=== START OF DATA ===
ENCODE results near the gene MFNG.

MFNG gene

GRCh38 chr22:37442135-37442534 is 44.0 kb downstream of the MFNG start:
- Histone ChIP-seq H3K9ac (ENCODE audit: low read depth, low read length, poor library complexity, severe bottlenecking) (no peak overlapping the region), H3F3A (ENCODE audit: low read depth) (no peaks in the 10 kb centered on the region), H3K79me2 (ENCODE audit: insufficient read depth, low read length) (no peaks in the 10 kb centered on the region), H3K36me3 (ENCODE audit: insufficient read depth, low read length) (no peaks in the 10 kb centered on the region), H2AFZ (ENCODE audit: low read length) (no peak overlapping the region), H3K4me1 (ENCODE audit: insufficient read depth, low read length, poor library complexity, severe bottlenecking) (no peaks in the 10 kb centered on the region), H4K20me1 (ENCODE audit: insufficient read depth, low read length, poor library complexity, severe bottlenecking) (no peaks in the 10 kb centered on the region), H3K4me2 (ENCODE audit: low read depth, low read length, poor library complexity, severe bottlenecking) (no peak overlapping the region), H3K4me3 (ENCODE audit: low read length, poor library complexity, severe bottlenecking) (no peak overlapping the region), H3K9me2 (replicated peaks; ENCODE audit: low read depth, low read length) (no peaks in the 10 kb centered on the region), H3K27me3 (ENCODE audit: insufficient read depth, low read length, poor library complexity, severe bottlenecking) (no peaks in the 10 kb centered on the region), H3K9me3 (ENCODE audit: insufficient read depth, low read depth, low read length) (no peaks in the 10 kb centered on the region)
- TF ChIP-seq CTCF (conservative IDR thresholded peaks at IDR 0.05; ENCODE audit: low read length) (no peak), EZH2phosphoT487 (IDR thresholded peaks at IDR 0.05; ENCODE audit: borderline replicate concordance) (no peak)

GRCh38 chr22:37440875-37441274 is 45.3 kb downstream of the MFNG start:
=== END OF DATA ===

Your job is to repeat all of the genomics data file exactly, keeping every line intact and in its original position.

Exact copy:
ENCODE results near the gene MFNG.

MFNG gene

GRCh38 chr22:37442135-37442534 is 44.0 kb downstream of the MFNG start:
- Histone ChIP-seq H3K9ac (ENCODE audit: low read depth, low read length, poor library complexity, severe bottlenecking) (no peak overlapping the region), H3F3A (ENCODE audit: low read depth) (no peaks in the 10 kb centered on the region), H3K79me2 (ENCODE audit: insufficient read depth, low read length) (no peaks in the 10 kb centered on the region), H3K36me3 (ENCODE audit: insufficient read depth, low read length) (no peaks in the 10 kb centered on the region), H2AFZ (ENCODE audit: low read length) (no peak overlapping the region), H3K4me1 (ENCODE audit: insufficient read depth, low read length, poor library complexity, severe bottlenecking) (no peaks in the 10 kb centered on the region), H4K20me1 (ENCODE audit: insufficient read depth, low read length, poor library complexity, severe bottlenecking) (no peaks in the 10 kb centered on the region), H3K4me2 (ENCODE audit: low read depth, low read length, poor library complexity, severe bottlenecking) (no peak overlapping the region), H3K4me3 (ENCODE audit: low read length, poor library complexity, severe bottlenecking) (no peak overlapping the region), H3K9me2 (replicated peaks; ENCODE audit: low read depth, low read length) (no peaks in the 10 kb centered on the region), H3K27me3 (ENCODE audit: insufficient read depth, low read length, poor library complexity, severe bottlenecking) (no peaks in the 10 kb centered on the region), H3K9me3 (ENCODE audit: insufficient read depth, low read depth, low read length) (no peaks in the 10 kb centered on the region)
- TF ChIP-seq CTCF (conservative IDR thresholded peaks at IDR 0.05; ENCODE audit: low read length) (no peak), EZH2phosphoT487 (IDR thresholded peaks at IDR 0.05; ENCODE audit: borderline replicate concordance) (no peak)

GRCh38 chr22:37440875-37441274 is 45.3 kb downstream of the MFNG start: